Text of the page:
CCS’s Superintendent, Dr. Nicholas Wahl, Explains the ABC’s of the School Funding Crises

According to the Superintendents of several large suburban school districts, Indiana’s current school funding formula jeopardizes the long-term sustainability of their schools. Surprisingly, school systems in communities that have experienced explosive commercial development in the past few years, such as Westfield and Fishers, are suffering from the same financial shortfalls as Carmel.

So why are the schools in some of the state’s most affluent communities, paradoxically, experiencing a funding shortfall while school systems in other less prosperous areas of the state are doing much better? More importantly, what are the respective superintendents doing to alleviate the problem?

To find answers to these questions and the plans for 2015, I recently sat down with Dr. Nicholas Wahl, the Superintendent for the Carmel Clay Schools. As part of CCS’ strategic planning for this year,  Wahl will be engaging the stakeholders and talking and listening to them about their future expectations for the Carmel Clay Schools. To address specifically the funding formula crisis, CCS has joined a group of school districts suffering from underfunding from the state known as the “Indiana Fix-It Coalition.”

Update on Class Size
Slide A

In order to understand the funding shortfall problem, you must first have a general understanding of how schools are funded in the State of Indiana. Indiana’s school funding is a structure with specific funds which are typically restricted for specific uses. For example, funds for capital improvements such as new buildings or their upgrade cannot come from the general fund just as local property taxes cannot be contributed to increase the general fund. (See Slide A)

A partner in the Indiana Fix-It Coalition, Mike Shafer, the CFO for the Zionsville Community School Corporation, has produced a presentation for the coalition that establishes where schools like Carmel. Zionsville, Fishers and Hamilton Southeastern are on the distribution chart and how they compare to high poverty schools such as IPS when it comes to the state funds received.

 

Update on Class Size
Slide B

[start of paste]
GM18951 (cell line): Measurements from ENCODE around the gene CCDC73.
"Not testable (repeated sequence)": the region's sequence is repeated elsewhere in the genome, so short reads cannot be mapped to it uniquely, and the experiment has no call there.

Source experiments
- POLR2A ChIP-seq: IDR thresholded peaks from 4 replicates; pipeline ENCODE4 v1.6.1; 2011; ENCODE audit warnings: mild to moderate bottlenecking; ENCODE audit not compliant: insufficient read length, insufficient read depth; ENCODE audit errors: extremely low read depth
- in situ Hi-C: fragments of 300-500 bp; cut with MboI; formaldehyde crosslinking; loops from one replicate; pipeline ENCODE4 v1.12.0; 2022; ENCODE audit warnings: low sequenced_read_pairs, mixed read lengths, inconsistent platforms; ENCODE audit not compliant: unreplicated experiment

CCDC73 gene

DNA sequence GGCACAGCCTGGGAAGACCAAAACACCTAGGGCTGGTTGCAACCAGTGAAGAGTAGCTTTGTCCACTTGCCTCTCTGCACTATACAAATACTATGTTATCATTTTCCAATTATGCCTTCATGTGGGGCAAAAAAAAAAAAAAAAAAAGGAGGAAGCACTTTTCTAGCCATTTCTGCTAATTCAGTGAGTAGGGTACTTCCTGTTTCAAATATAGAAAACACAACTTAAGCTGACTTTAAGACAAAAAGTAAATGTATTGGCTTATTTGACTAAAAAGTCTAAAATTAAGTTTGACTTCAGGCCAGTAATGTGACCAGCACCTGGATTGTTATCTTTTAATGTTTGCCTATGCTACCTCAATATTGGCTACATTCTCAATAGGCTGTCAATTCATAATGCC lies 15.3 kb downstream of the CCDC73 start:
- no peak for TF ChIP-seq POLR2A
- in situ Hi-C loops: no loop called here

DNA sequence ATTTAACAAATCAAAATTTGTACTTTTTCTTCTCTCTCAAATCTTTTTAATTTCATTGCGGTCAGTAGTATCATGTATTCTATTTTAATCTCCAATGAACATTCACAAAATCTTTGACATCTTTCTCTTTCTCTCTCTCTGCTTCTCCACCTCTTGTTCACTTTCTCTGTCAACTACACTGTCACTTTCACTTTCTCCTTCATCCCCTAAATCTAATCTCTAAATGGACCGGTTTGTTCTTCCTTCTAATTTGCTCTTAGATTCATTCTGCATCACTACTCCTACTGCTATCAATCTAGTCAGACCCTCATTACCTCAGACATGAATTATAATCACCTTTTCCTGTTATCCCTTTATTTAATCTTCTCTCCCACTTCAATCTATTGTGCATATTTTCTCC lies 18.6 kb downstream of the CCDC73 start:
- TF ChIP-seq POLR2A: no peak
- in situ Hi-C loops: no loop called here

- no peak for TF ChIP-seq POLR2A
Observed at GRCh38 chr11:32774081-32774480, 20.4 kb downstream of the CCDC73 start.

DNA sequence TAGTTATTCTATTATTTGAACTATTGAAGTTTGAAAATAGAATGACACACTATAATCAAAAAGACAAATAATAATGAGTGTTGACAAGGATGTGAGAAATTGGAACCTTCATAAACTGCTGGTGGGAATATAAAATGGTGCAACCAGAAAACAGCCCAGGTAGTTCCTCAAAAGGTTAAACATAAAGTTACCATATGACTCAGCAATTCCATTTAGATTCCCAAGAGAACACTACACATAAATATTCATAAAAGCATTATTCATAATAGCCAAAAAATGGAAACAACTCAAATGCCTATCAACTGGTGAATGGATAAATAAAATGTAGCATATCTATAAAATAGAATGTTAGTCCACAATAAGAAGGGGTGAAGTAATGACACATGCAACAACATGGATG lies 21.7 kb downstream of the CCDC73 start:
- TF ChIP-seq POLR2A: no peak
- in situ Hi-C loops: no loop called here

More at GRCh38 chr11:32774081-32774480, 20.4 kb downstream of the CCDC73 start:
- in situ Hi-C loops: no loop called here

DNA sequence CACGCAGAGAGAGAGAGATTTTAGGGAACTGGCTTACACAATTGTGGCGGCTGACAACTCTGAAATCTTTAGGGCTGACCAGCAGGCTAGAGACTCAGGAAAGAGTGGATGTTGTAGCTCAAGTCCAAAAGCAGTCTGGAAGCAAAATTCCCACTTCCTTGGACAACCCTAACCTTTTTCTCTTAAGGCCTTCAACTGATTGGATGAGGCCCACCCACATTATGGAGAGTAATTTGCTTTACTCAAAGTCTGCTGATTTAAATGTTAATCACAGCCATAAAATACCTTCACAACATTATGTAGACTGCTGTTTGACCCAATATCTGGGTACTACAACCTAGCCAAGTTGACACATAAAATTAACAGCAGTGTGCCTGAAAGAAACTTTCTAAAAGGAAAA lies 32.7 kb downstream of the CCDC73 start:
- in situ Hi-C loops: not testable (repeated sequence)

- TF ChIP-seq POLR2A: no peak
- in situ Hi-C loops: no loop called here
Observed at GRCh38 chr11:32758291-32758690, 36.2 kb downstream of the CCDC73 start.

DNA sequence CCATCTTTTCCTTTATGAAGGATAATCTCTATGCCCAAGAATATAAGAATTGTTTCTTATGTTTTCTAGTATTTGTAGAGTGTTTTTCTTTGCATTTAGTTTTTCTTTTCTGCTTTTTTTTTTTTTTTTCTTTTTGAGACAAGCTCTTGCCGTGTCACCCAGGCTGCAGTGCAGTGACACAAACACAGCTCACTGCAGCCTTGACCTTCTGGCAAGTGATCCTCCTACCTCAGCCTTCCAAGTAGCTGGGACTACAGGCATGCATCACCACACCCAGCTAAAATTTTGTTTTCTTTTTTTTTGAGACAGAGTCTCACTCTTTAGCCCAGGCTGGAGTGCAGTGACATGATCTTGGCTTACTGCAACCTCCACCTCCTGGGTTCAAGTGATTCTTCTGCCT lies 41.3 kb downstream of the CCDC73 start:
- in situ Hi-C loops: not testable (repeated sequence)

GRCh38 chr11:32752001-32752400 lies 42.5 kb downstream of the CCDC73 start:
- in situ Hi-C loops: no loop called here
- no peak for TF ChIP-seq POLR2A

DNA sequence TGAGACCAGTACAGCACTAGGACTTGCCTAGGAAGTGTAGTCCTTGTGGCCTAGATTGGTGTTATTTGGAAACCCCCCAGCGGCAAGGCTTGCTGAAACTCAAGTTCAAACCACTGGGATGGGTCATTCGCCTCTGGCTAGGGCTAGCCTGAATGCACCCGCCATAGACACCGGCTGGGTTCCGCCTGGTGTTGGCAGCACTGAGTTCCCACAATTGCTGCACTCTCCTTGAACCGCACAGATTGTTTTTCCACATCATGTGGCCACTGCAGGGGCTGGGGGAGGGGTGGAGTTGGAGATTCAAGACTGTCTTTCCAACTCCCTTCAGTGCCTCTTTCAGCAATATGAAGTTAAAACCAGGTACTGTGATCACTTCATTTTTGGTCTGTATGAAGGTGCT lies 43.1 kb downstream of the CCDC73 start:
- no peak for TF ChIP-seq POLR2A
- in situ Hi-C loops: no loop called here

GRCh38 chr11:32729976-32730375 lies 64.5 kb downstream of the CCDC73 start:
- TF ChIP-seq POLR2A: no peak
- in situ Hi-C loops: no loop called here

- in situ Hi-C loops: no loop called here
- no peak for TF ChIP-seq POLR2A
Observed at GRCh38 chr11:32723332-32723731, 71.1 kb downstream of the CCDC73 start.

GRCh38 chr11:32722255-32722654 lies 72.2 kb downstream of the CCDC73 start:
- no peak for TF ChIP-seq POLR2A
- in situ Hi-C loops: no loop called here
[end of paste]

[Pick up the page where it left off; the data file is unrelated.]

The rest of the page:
The funding formula [for the general fund, which is the fund that must be used to pay teachers] as it is currently set up, is made up of two major components,” Shafer stated. “One of them is that foundation and is equal to about 80 percent of the funding that goes to school corporations statewide. The other piece is a variable piece called the ‘complexity grant’ that is designed to provide about 20 percent of the money that goes to school corporations. However, it is variable so each school corporation gets a different amount of money and therefore a different percentage of financing from that complexity piece. The way that the funding formula is set up, that works for the majority of the school corporations in the state, but there are a number of us who are actually getting far less money that we really need to survive and operate. We looked at the school corporations and we plotted the amount of money that each school corporation receives on a per pupil basis versus their ISTEP scores,” Shafer explained. “Not that we’re big proponents of ISTEP, but it is a uniform benchmark where you can get data across the board for all of the schools in the state and one of things, ironically, when we’re talking about the schools that are disproportionately underfunded, you’re also talking about schools, that for the most part, are high performers. The highest performers in the state are those that are worst affected by this problem with the funding formula. If you take the top 25 performers in ISTEP, 21 of them are in this group. When you look at the total amount of money per pupil, we are tied for third least. School corporations like Carmel, Westfield, Zionsville, Southwest Allen, Hamilton Southeastern, etc., we are all pretty much down at the bottom receiving several hundred dollars, per pupil, less than the state average as a result of the issues with the way that the funding formula is set up and how it operates.” (See Slide B).